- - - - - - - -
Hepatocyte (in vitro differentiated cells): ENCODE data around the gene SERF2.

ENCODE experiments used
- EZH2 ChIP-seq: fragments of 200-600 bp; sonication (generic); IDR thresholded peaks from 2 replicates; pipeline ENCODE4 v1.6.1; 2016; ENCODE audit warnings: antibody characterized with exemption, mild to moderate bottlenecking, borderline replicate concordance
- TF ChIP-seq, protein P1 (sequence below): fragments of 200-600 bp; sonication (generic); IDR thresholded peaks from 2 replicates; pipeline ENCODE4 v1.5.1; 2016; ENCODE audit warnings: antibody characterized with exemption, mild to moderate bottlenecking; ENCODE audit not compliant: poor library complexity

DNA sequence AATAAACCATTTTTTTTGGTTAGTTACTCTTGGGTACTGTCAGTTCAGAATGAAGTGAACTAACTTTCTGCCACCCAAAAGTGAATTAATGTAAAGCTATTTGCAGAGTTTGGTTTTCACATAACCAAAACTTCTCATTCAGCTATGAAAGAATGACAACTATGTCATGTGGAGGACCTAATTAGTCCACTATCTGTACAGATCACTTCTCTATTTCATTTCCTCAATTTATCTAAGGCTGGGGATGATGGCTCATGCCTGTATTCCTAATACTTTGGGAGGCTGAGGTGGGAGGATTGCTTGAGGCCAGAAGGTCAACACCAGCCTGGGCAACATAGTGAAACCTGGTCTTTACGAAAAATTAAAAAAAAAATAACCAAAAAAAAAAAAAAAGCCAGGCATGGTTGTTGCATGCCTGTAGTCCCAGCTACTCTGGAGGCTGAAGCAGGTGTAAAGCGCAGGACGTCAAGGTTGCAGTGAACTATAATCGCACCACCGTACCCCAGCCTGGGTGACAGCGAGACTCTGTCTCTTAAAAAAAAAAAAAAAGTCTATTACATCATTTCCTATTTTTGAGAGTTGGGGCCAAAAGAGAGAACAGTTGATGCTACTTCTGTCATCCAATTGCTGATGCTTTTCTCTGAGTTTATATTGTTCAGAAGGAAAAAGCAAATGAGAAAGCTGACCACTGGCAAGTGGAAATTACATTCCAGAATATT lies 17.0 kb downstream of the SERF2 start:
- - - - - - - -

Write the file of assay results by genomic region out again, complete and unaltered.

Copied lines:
Hepatocyte (in vitro differentiated cells): ENCODE data around the gene SERF2.

ENCODE experiments used
- EZH2 ChIP-seq: fragments of 200-600 bp; sonication (generic); IDR thresholded peaks from 2 replicates; pipeline ENCODE4 v1.6.1; 2016; ENCODE audit warnings: antibody characterized with exemption, mild to moderate bottlenecking, borderline replicate concordance
- TF ChIP-seq, protein P1 (sequence below): fragments of 200-600 bp; sonication (generic); IDR thresholded peaks from 2 replicates; pipeline ENCODE4 v1.5.1; 2016; ENCODE audit warnings: antibody characterized with exemption, mild to moderate bottlenecking; ENCODE audit not compliant: poor library complexity

DNA sequence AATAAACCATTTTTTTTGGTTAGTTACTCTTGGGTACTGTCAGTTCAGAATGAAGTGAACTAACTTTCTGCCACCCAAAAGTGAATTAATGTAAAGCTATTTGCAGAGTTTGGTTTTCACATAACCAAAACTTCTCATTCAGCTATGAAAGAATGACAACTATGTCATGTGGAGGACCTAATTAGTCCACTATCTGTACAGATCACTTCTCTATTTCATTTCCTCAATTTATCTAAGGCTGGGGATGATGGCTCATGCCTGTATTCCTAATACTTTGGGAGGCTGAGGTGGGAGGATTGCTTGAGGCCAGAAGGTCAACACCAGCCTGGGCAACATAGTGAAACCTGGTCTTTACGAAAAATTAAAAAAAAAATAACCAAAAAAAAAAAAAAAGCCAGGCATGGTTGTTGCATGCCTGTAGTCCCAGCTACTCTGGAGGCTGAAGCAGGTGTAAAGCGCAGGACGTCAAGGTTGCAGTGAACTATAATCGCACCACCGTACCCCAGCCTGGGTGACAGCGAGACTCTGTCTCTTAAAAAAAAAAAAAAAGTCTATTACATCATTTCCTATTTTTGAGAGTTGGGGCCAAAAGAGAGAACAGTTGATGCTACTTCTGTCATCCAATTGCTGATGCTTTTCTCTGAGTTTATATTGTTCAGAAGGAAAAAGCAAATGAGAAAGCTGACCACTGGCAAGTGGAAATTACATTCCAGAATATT lies 17.0 kb downstream of the SERF2 start: